Environmentalism had emerged as a popular grassroots political movement in the s with the publication of Rachel Carson's book Silent Spring. Those already involved in conservation and preservation efforts were now joined by many others concerned about the detrimental environmental effects of modern industrial technology. In his talk, he discussed the longer-range background of the ecology movement and its concern with an ethic respecting nature and the inherent worth of other beings. As a mountaineer who had climbed all over the world, Naess had enjoyed the opportunity to observe political and social activism in diverse cultures.
They include the science of ecology itself, and cite its major contribution as the rediscovery in a modern context that "everything is connected to everything else. This is a perspective beyond the strictly human viewpoint, beyond anthropocentrism.
A further scientific source for deep ecology adduced by Devall and Sessions is the "new physics", which they describe as shattering Descartes 's and Newton 's vision of the universe as a machine explainable in terms of simple linear cause and effect.
They propose that Nature is in a state of constant flux and reject the idea of observers as existing independent of their environment.
They refer to Fritjof Capra 's The Tao of Physics and The Turning Point for their characterisation of how the new physics leads to metaphysical and ecological views of interrelatedness, which, according to Capra, should make deep ecology a framework for future human societies. Devall and Sessions also credit the American poet and social critic Gary Snyder —with his devotion to BuddhismNative American studies, the outdoors, and alternative social movements—as a major voice of wisdom in the evolution of their ideas.
The Gaia hypothesis was also an influence on the deep ecology movement. Coming to an awareness of this reality involves a transformation of an outlook that presupposes humanity's superiority over the natural world. This self-realisation or "re-earthing"  is used for an individual to intuitively gain an ecocentric perspective.
The notion is based on the idea that the more we expand the self to identify with "others" people, animals, ecosystemsthe more we realize ourselves. Transpersonal psychology has been used by Warwick Fox to support this idea.
Deep ecology has influenced the development of contemporary ecospirituality. Many Protestant sects today regard the Bible's call for man to have stewardship of the earth as a call for the care for creation, rather than for exploitation.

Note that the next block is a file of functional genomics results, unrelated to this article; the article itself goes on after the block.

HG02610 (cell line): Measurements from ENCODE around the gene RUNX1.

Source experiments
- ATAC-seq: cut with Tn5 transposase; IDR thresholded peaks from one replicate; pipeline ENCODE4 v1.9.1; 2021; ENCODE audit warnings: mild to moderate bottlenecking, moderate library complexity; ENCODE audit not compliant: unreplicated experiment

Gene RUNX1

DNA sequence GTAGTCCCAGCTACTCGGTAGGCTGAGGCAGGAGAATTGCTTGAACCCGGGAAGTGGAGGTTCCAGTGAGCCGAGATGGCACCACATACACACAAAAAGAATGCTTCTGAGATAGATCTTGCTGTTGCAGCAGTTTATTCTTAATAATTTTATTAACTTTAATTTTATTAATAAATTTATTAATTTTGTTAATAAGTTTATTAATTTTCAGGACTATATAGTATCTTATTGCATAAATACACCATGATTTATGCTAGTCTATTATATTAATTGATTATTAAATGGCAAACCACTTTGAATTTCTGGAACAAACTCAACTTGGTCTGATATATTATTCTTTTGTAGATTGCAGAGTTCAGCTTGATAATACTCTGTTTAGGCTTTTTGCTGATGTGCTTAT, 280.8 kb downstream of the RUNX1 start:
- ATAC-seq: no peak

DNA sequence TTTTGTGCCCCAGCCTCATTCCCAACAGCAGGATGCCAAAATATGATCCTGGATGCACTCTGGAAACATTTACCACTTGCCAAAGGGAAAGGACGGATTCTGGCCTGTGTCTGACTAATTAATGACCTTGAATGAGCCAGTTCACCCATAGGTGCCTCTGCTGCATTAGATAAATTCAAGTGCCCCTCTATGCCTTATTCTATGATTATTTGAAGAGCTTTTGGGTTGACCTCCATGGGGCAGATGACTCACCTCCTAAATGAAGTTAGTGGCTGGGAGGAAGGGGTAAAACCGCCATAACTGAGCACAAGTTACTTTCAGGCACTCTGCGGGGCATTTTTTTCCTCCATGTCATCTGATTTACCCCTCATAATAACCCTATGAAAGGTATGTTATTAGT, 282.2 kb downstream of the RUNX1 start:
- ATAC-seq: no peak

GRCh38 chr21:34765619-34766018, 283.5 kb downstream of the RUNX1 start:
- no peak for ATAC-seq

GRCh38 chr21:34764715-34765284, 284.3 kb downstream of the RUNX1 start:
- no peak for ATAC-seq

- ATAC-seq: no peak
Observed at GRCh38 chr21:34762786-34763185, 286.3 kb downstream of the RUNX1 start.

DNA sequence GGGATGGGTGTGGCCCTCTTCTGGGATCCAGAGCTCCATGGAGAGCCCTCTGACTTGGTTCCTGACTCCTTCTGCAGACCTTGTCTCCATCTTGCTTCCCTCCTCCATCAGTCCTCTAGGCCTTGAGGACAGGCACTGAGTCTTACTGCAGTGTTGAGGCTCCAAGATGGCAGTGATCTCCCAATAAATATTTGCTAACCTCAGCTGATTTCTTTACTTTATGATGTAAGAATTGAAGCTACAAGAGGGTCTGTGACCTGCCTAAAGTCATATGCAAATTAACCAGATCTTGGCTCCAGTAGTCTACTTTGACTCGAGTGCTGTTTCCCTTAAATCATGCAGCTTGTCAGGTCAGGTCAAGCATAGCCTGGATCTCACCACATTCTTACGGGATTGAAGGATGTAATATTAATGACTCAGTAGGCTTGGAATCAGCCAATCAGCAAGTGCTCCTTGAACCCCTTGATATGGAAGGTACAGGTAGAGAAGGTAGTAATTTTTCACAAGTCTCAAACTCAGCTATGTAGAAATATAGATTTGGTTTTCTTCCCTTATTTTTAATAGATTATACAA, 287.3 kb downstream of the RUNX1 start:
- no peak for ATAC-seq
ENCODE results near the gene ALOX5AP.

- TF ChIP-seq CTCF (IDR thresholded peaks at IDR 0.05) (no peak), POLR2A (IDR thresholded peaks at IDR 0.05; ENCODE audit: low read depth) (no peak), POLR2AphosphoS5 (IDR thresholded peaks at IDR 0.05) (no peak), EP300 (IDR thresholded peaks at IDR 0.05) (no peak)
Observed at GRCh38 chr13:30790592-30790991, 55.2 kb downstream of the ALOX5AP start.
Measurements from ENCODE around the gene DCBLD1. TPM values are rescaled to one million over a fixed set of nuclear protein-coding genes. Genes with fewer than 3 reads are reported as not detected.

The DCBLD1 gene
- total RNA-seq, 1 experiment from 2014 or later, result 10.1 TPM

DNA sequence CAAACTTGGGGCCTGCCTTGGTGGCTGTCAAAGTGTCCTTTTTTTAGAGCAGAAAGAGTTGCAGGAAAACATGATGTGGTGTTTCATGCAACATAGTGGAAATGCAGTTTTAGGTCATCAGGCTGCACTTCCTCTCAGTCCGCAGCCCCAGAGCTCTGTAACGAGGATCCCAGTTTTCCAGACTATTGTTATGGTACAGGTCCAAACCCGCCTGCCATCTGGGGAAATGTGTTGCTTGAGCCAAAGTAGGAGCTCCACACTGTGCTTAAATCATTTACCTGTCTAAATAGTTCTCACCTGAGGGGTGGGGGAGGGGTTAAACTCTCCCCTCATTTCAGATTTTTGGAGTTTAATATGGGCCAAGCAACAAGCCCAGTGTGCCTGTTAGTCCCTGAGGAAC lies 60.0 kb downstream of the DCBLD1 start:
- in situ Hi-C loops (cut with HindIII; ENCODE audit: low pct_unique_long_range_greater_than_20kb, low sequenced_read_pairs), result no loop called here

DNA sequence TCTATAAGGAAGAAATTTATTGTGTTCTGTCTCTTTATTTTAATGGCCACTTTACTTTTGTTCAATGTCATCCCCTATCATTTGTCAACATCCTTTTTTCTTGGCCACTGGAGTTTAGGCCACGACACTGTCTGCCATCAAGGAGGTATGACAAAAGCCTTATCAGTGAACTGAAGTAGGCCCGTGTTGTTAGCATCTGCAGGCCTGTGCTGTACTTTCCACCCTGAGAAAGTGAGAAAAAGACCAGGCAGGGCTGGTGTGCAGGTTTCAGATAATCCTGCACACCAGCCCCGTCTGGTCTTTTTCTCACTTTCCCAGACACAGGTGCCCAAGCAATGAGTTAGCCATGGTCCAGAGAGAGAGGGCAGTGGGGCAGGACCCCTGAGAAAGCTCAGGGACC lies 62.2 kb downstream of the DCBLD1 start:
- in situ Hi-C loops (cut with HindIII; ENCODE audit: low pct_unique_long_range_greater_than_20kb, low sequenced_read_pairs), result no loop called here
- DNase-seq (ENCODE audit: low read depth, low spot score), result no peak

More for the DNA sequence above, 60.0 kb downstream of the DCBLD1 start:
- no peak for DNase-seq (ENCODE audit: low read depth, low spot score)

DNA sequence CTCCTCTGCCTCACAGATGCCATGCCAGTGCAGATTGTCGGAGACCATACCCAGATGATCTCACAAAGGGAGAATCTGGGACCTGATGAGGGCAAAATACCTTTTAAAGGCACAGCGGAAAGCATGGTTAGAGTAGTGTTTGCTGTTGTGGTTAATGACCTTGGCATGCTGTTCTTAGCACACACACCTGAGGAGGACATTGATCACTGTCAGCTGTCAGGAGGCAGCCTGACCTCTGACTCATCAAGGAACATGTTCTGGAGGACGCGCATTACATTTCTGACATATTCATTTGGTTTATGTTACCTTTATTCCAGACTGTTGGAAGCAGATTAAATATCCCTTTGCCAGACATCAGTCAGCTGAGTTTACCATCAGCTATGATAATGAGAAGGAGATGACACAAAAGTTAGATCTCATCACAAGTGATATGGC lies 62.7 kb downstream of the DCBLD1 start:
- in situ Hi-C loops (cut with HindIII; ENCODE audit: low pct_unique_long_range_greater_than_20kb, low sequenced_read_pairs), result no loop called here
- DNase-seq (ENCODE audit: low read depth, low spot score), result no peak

Against this view, Martin Luther condemned church ownership of lands because "they did not want to use that property in an economically productive fashion.
At best they used it to produce prayers.
Luther, and other Reformation leaders insisted that it should be used, not to relieve men from the necessity of working, but as a tool for making more goods. The attitude of the Reformation was practically, "not prayers, but production.
The ontological explanation offered for Human Supremacy by both science and religion, she says, alienate the human being from the community of life and allow for an immoral control and destruction of the wilderness, which, according to her contains the spirit and intelligence of life.
One of the topical centres of inquiry connecting Spinoza to Deep Ecology is "self-realization. Criticism, debate, and response[ edit ] Knowledge of non-human interests[ edit ] Animal rights activists state that for an entity to require rights and protection intrinsicallyit must have interests.
Deep ecologists claim to identify with non-human nature, and in doing so, deny those who claim that non-human or non-sentient lifeforms' needs or interests are nonexistent or unknowable. The criticism is that the interests that a deep ecologist attributes to non-human organisms such as survival, reproduction, growth, and prosperity are really human interests.
This is sometimes construed as a pathetic fallacy or anthropomorphismin which "the earth is endowed with 'wisdom', wilderness equates with 'freedom', and life forms are said to emit 'moral' qualities.
Grey believes that developing a non-anthropocentric set of values is "a hopeless quest".Ecology is a scientific discipline; the study of ecosystems.
Deep ecology is an ethical system that takes as its premise that all living things have inherent value.
Ecology is a scientific discipline; the study of ecosystems.. Deep ecology is an ethical system that takes as its premise that all living things have inherent value. People who hold this philosophy believe that humans should shape their lives so as to have as little adverse impact on ecosystems as possible.
Shallow ecology refers to the philosophical or political position that environmental preservation should only be practiced to the extent that it meets human interests. Shallow ecology provides an anthropocentric defense of the natural world, holding that it is worth protecting to the extent that it .
deep ecology was considered very controversial for this exact principle that states that Shallow ecology is- shallow ecology is kind. ‘Shallow’ ecology is often contrasted with ‘deep’ ecology and the two philosophical views, while somewhat opposed to each other, still seem to be in the refinement mode by the broad ecological community.
At least that is the way I read the various. Dec 12, · Shallow Ecology, as supported by Anthony Weston, an American philosopher and scholar of the work of Aldo Leopold, is far more pragmatic but also less spiritual than the Deep Ecology advocated by Næss.